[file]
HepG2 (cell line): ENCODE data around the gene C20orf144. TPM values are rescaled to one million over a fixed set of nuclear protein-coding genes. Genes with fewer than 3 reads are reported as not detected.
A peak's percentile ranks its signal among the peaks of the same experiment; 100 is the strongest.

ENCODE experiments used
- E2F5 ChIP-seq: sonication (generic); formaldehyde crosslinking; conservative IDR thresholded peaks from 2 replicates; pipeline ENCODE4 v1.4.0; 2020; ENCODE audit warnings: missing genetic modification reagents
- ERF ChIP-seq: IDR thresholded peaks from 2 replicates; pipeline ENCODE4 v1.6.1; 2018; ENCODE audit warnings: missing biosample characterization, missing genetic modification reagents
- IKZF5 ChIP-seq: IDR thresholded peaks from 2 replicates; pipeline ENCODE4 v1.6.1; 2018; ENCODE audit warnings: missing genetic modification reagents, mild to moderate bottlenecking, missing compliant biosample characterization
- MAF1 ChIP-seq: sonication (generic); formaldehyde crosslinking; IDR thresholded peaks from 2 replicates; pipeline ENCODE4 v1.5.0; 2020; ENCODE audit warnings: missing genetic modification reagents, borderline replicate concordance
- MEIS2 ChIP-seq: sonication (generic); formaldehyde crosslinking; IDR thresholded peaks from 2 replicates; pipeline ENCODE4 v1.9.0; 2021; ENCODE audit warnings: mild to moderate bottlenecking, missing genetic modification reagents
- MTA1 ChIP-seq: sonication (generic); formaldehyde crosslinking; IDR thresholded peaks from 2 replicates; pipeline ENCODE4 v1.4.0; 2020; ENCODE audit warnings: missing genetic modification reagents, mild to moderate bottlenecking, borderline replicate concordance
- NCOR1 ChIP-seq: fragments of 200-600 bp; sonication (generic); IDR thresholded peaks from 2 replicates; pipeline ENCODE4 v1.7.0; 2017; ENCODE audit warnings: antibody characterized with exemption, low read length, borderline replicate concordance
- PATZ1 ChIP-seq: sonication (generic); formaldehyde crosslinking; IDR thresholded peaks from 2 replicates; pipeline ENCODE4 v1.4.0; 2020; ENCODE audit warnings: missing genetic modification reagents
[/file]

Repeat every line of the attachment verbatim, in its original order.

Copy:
HepG2 (cell line): ENCODE data around the gene C20orf144. TPM values are rescaled to one million over a fixed set of nuclear protein-coding genes. Genes with fewer than 3 reads are reported as not detected.
A peak's percentile ranks its signal among the peaks of the same experiment; 100 is the strongest.

ENCODE experiments used
- E2F5 ChIP-seq: sonication (generic); formaldehyde crosslinking; conservative IDR thresholded peaks from 2 replicates; pipeline ENCODE4 v1.4.0; 2020; ENCODE audit warnings: missing genetic modification reagents
- ERF ChIP-seq: IDR thresholded peaks from 2 replicates; pipeline ENCODE4 v1.6.1; 2018; ENCODE audit warnings: missing biosample characterization, missing genetic modification reagents
- IKZF5 ChIP-seq: IDR thresholded peaks from 2 replicates; pipeline ENCODE4 v1.6.1; 2018; ENCODE audit warnings: missing genetic modification reagents, mild to moderate bottlenecking, missing compliant biosample characterization
- MAF1 ChIP-seq: sonication (generic); formaldehyde crosslinking; IDR thresholded peaks from 2 replicates; pipeline ENCODE4 v1.5.0; 2020; ENCODE audit warnings: missing genetic modification reagents, borderline replicate concordance
- MEIS2 ChIP-seq: sonication (generic); formaldehyde crosslinking; IDR thresholded peaks from 2 replicates; pipeline ENCODE4 v1.9.0; 2021; ENCODE audit warnings: mild to moderate bottlenecking, missing genetic modification reagents
- MTA1 ChIP-seq: sonication (generic); formaldehyde crosslinking; IDR thresholded peaks from 2 replicates; pipeline ENCODE4 v1.4.0; 2020; ENCODE audit warnings: missing genetic modification reagents, mild to moderate bottlenecking, borderline replicate concordance
- NCOR1 ChIP-seq: fragments of 200-600 bp; sonication (generic); IDR thresholded peaks from 2 replicates; pipeline ENCODE4 v1.7.0; 2017; ENCODE audit warnings: antibody characterized with exemption, low read length, borderline replicate concordance
- PATZ1 ChIP-seq: sonication (generic); formaldehyde crosslinking; IDR thresholded peaks from 2 replicates; pipeline ENCODE4 v1.4.0; 2020; ENCODE audit warnings: missing genetic modification reagents